|3/9/2012 7:56:00 AM|
Sustaining garden volunteers takes planning, too
Catholic Sentinel photo
Marc Boucher-Colbert teaches children in Franciscan Montessori Earth School garden.
In some gardens, as the seasons go by and the excitement dies down, fewer volunteers sign up to weed and tend plants. That’s a natural part of the community gardening process, but local organizers are finding new ways to maintain enthusiasm.
“Community organizing is the hardest piece,” said Marc Boucher-Colbert, who coordinates a shared garden at the Franciscan Montessori Earth School. “It’s not hard to grow things, but it’s hard to get people together and get them to work together.”
To battle ennui in the school garden, Boucher-Colbert has invited residents from nearby Arbor Glen Apartments in East Portland to be a part of the project. During the summer months, when school is out, it was hard find regular volunteers. The solution was a partnership with neighborhood families. Students’ labor in the spring feeds neighboring families during the summer, and those families’ work during the summer months provides food for the students in the fall.
St. Mary Church in Corvallis runs plots that are part of a collaborative project at Westside Community Church. The garden’s maintenance is divided between members of Iglesia Emanuel, St. Mary’s, and Oregon State University students. St. Mary’s volunteers give their time to help grow fresh produce for the parish’s food pantry and soup kitchen.
“The first year we had so many tomatoes we had no idea what to do with them,” said Peggy George, who organizes the garden project. Unfortunately, participation died down over the next few years, and garden upkeep fell to fewer people.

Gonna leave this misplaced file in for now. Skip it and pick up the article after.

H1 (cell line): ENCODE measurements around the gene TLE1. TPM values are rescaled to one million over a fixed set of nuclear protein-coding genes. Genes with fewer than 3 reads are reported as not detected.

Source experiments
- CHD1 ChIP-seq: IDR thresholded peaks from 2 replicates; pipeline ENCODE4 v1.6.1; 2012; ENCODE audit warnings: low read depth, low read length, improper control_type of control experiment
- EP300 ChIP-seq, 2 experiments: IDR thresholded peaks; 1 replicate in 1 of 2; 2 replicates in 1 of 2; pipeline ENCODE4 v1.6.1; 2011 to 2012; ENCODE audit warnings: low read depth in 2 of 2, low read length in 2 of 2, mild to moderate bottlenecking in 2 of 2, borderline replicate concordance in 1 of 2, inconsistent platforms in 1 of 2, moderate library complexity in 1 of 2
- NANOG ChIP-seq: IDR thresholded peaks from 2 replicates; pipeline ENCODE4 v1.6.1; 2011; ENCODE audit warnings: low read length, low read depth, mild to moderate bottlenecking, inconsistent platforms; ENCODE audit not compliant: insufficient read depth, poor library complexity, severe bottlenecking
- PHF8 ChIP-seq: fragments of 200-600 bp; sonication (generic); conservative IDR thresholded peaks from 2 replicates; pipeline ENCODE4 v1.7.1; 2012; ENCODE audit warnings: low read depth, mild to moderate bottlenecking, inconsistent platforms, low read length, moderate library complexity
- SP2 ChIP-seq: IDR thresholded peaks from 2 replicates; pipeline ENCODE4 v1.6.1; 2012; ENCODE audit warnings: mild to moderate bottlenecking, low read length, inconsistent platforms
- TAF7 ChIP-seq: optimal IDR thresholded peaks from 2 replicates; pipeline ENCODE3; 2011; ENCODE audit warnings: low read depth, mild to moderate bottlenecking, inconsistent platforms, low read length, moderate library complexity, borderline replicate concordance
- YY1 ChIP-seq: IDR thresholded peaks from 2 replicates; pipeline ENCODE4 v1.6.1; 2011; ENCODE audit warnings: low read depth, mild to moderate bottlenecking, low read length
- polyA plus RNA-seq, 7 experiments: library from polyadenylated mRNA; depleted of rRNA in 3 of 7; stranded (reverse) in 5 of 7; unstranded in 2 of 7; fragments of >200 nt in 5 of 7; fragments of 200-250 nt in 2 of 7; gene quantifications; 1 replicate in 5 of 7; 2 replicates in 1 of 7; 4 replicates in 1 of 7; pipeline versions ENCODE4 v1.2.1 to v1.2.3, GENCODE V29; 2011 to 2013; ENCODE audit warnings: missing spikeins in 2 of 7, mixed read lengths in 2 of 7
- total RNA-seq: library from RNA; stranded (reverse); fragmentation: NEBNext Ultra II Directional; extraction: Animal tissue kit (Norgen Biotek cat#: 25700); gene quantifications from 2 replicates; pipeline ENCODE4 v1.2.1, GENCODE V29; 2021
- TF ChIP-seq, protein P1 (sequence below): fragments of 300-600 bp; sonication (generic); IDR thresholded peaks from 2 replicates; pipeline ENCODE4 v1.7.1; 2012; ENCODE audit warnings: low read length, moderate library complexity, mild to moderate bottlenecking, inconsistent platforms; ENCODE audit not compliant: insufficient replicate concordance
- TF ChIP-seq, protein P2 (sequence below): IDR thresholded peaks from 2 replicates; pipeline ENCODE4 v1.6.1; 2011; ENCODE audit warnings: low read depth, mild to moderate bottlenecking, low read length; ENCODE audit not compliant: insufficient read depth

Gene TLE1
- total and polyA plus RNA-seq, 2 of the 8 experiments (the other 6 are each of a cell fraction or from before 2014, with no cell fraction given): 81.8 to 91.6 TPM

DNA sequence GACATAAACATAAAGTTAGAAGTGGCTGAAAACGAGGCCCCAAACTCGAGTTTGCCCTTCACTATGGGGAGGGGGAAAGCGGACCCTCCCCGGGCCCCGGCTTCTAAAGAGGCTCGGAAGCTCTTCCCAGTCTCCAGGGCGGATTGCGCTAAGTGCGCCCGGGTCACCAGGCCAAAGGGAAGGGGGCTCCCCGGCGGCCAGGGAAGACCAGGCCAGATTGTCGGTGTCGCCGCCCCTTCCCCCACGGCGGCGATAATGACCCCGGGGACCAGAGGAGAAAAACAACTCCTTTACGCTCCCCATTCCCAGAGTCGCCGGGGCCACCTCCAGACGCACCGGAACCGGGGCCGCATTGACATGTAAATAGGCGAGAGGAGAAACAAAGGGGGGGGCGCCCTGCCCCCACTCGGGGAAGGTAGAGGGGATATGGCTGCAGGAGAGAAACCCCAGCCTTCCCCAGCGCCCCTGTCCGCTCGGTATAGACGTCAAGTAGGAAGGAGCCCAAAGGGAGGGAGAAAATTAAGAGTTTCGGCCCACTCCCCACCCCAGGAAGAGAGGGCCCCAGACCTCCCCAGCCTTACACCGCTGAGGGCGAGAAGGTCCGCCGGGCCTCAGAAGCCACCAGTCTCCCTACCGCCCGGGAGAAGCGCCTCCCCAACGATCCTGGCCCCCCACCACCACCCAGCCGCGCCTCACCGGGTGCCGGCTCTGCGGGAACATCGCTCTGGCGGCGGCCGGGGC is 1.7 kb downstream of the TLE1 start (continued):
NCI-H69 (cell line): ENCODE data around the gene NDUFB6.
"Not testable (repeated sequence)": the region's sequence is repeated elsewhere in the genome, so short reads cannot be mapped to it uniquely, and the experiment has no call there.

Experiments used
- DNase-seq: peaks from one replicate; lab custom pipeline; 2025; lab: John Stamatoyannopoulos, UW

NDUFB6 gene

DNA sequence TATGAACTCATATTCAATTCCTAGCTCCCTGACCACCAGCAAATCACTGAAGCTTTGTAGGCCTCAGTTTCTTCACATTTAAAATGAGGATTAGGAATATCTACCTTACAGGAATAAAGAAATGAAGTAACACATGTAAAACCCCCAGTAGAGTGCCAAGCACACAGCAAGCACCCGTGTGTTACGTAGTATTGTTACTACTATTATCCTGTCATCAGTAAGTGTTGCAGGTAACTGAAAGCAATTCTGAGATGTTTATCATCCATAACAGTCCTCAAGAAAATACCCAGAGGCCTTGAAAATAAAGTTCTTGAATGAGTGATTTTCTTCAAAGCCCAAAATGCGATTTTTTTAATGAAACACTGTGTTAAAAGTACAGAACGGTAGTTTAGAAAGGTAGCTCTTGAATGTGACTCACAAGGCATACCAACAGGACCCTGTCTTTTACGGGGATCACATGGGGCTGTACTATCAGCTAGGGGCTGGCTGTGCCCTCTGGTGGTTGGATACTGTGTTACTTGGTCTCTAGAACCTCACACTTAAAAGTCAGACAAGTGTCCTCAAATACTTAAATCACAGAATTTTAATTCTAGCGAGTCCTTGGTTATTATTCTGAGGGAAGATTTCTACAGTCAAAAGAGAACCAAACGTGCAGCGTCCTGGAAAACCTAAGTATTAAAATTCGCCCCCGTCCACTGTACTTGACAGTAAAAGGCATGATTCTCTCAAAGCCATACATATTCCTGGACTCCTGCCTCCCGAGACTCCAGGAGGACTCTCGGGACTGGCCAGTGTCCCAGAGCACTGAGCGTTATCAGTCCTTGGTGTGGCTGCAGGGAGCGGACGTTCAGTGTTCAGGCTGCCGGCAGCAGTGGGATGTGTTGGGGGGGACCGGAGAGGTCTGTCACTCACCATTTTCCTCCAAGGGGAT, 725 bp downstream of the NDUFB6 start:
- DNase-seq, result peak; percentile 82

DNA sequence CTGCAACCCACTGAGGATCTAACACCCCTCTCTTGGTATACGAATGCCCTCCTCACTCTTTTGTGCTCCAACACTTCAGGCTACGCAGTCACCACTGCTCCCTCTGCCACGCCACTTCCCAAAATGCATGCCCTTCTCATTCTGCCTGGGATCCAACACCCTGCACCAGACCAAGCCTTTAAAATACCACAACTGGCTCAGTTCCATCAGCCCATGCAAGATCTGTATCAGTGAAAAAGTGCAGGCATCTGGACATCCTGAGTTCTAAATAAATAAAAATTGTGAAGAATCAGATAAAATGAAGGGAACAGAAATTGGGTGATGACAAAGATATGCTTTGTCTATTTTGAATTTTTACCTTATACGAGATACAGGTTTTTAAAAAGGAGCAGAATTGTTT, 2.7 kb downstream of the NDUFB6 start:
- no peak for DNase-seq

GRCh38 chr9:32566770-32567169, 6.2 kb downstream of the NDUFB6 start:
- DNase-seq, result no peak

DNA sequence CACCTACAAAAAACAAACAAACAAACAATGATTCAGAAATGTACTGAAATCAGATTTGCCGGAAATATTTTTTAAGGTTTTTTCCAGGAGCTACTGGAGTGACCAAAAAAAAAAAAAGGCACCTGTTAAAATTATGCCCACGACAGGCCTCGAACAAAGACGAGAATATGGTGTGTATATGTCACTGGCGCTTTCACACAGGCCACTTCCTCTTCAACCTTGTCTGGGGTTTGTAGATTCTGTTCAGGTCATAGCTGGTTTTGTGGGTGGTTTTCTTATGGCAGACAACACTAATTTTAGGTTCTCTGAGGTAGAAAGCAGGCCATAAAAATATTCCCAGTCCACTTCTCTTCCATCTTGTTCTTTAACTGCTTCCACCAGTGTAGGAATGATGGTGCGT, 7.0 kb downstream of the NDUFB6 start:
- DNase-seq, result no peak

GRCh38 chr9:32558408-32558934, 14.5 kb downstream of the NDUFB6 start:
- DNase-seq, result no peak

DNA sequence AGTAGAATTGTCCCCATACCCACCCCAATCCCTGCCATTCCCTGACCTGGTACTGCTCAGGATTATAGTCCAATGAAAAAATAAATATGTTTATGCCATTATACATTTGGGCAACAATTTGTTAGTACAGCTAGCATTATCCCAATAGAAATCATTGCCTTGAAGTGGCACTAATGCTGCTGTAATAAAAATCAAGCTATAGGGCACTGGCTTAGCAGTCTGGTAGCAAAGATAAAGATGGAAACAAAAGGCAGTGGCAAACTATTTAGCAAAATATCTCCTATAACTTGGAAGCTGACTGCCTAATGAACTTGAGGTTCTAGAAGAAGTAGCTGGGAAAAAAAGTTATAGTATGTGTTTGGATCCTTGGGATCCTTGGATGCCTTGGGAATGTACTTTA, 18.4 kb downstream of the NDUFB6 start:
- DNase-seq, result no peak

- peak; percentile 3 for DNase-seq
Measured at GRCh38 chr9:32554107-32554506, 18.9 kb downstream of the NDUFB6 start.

In 2011, George asked various ministries at the church to “adopt” volunteer shifts at the garden, but even that was a challenge.
“Working with volunteers to make sure nobody has too much to do is always a struggle,” she said. “The garden is not at our church campus, so a lot of people are not aware of it.”
This year St. Mary’s garden coordinators plan to try a new model: They offer 12 plots to individuals or families, who will pay a small fee to cover water and maintenance costs.
In return, the families pledge to donate 10 percent of their bounty to the parish’s food ministries.
The secret to sustainability seems to be a flexibility and willingness to change tactics when one isn’t working.
“There are a lot of different models for community gardens,” said Jenny Holmes, project director of the organization’s Interfaith Food and Farms Partnership.
Boucher-Colbert issues a reminder that it’s OK if a garden doesn’t get off the ground the first time around.
“We didn’t have success on our first try,” he said. “It was our second or third try that worked because we used viable resources at hand and leveraged community resources.”